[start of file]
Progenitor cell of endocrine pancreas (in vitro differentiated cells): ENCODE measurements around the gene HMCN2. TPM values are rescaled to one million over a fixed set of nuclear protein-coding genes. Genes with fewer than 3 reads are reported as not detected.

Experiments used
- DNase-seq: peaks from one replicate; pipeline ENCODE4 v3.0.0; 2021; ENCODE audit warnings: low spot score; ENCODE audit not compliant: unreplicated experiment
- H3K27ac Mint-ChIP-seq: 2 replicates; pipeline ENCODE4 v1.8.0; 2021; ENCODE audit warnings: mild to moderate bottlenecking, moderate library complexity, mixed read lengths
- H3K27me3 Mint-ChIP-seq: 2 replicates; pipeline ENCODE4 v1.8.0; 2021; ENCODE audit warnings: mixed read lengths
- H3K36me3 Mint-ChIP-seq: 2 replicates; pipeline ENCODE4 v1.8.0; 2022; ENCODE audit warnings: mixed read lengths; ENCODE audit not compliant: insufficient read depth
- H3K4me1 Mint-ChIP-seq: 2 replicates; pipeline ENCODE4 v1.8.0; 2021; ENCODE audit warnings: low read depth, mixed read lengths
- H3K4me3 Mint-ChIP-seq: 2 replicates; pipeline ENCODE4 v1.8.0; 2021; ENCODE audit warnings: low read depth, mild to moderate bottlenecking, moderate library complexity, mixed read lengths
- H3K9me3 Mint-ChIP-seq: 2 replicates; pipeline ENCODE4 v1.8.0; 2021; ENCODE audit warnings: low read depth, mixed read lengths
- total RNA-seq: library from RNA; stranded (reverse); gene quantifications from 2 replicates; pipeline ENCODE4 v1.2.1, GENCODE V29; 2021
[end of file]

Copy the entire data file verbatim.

Progenitor cell of endocrine pancreas (in vitro differentiated cells): ENCODE measurements around the gene HMCN2. TPM values are rescaled to one million over a fixed set of nuclear protein-coding genes. Genes with fewer than 3 reads are reported as not detected.

Experiments used
- DNase-seq: peaks from one replicate; pipeline ENCODE4 v3.0.0; 2021; ENCODE audit warnings: low spot score; ENCODE audit not compliant: unreplicated experiment
- H3K27ac Mint-ChIP-seq: 2 replicates; pipeline ENCODE4 v1.8.0; 2021; ENCODE audit warnings: mild to moderate bottlenecking, moderate library complexity, mixed read lengths
- H3K27me3 Mint-ChIP-seq: 2 replicates; pipeline ENCODE4 v1.8.0; 2021; ENCODE audit warnings: mixed read lengths
- H3K36me3 Mint-ChIP-seq: 2 replicates; pipeline ENCODE4 v1.8.0; 2022; ENCODE audit warnings: mixed read lengths; ENCODE audit not compliant: insufficient read depth
- H3K4me1 Mint-ChIP-seq: 2 replicates; pipeline ENCODE4 v1.8.0; 2021; ENCODE audit warnings: low read depth, mixed read lengths
- H3K4me3 Mint-ChIP-seq: 2 replicates; pipeline ENCODE4 v1.8.0; 2021; ENCODE audit warnings: low read depth, mild to moderate bottlenecking, moderate library complexity, mixed read lengths
- H3K9me3 Mint-ChIP-seq: 2 replicates; pipeline ENCODE4 v1.8.0; 2021; ENCODE audit warnings: low read depth, mixed read lengths
- total RNA-seq: library from RNA; stranded (reverse); gene quantifications from 2 replicates; pipeline ENCODE4 v1.2.1, GENCODE V29; 2021